Here we go:
- Tesla keeps saying Model 3 is on track for July start of production and September volume production. This is highly unrealistic: Tesla hasn't yet started road testing the production model. Tesla says it expects to hit a Model 3 5,000 cars/week production rate somewhere during 2017 and 10,000 cars/week somewhere during 2018.
- Tesla shipped 98 MWh of energy storage products during Q4 2016. No financial numbers are attached. The reason is simple, 98 MWh at $250/kWh comes to just $24.5 million in revenues for a single quarter, a million miles away from the $400-$500 million projected for 2016 in late 2015.
- Q4 2016 showed a massive drop in gross margins, from 27.7% in Q3 2016 to 19.1% in Q4 2016.
- Reason 1 for the drop in gross margins: much lower ZEV credits recognized in Q4 2016 (0.8% of automotive revenues) than in Q3 2016 (4.8% of automotive revenues).
- Reason 2 for the drop in gross margins: Tesla cannot recognize AP2 revenues before delivering the software. This will change significantly during Q1 2017, so automotive gross margins will improve in Q1 2017 vs Q4 2016.
- Reason 3 for the drop in gross margins: service and other revenues showed a -11.3% gross margin in Q4 2016 vs. 4.8% in Q3 2016. Tesla puts this to building up service center capacity before the Model 3 arrives. More likely, this is the result of trying to contain service issues and delays - which Tesla says it has managed to (though the delay it puts forward, less than a day, is unrealistic). It's also likely that some of it had to do with the use of high trade-in values to incentivize upgrades and goose Model S/X demand. It should be noticed that this is deferred in time (the CPO car takes time to be sold, and only when sold is the loss from the high trade-in value recognized), so some of the impact would already come from Q3 2016.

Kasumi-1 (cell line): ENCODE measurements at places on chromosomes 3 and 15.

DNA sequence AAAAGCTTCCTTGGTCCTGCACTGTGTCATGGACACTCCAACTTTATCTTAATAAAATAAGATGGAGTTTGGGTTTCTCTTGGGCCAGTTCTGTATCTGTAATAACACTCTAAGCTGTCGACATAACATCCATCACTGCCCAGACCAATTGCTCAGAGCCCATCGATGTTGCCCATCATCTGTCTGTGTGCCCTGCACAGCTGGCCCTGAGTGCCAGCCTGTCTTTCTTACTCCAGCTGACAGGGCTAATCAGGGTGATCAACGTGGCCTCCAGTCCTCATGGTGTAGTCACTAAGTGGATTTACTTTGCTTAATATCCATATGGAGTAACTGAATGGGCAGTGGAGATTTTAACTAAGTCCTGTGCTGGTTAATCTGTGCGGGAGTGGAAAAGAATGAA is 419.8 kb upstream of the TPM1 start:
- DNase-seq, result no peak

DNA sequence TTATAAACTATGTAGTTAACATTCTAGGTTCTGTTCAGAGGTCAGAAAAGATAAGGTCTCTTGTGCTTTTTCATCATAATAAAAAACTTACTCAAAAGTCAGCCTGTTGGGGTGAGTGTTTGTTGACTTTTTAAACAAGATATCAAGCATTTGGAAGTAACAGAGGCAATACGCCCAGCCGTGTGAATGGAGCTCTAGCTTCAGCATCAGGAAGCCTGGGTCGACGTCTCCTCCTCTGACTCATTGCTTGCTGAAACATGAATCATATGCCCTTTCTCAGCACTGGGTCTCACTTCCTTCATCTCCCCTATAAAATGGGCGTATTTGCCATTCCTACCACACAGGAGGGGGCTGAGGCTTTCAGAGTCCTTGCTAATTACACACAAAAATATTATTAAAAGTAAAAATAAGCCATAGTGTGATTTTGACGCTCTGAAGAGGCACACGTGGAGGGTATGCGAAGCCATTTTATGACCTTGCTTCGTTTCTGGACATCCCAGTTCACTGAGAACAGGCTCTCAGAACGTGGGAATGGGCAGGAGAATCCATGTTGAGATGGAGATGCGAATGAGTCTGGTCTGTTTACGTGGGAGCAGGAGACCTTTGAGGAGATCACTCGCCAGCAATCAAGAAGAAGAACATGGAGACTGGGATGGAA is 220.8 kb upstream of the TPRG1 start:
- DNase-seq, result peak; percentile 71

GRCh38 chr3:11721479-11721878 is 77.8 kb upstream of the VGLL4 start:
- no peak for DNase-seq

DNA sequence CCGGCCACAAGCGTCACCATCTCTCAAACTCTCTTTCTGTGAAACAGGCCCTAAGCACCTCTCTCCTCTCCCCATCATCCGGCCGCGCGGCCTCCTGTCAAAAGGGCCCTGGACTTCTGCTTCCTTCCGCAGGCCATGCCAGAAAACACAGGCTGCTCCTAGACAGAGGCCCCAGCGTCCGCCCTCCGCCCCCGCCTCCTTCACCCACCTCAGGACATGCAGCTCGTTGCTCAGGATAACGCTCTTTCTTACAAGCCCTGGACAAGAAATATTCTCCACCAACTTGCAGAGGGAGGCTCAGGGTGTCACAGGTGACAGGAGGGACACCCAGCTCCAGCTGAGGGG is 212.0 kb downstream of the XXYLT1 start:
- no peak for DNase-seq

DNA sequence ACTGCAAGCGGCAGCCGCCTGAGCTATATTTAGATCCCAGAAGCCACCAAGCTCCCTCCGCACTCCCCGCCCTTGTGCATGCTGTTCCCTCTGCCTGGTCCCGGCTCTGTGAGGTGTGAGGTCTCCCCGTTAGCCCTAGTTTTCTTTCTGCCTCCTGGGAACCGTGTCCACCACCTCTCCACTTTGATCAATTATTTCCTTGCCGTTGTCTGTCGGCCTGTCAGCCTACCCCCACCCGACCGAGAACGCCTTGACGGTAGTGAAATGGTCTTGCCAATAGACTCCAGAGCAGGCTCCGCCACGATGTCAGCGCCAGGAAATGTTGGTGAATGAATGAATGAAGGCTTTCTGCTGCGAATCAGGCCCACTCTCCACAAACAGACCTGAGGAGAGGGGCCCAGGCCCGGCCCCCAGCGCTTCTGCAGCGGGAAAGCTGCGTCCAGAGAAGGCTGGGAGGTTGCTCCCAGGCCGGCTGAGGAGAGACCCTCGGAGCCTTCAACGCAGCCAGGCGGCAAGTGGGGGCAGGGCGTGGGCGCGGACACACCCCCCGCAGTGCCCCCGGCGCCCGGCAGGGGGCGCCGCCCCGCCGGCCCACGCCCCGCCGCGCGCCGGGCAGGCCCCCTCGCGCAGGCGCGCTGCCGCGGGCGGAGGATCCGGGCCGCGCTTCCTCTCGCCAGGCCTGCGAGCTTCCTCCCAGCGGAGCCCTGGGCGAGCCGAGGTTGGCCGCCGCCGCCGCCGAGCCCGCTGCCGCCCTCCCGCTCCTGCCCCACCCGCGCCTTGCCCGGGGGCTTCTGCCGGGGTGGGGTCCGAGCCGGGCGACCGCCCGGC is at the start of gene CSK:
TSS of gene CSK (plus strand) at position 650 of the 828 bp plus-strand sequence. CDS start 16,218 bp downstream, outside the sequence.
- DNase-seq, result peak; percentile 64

- What did not hit gross margins was a drop in production. Tesla kept Q4 2016 production close to Q3 2016 levels, and it accrued new car inventories as a result. This permits fixed-cost dilution to remain high. However, if Tesla is forced to lower production so as not to continue increasing inventories, such would have a negative gross margin impact.
- There was a large increase in basic shares outstanding to 155 million shares as a result of the SolarCity acquisition. However, this number of shares is an average over the quarter and SolarCity was only acquired in November 21. I expect diluted shares outstanding to already exceed 165 million shares. At $280 per share, this gives Tesla a $46.2 billion market capitalization.
- Operating cash flow again dipped into deeply negative territory, showing a $0.45 billion cash outflow in the quarter. A good part of this was due to paying down accounts payable, but so was the positive operating cash flow the quarter before. Another negative factor is that inventory continues to expand - and this includes new car inventory, as Tesla continues to produce in excess of deliveries plus increase in cars in transit.
- The increase in cash reported by Tesla was merely a function of increased debt and cash which came with the SolarCity acquisition. Tesla's free cash flow was negative by more than $1 billion in the quarter if we include SolarCity's capex, or around $970 million if we don't.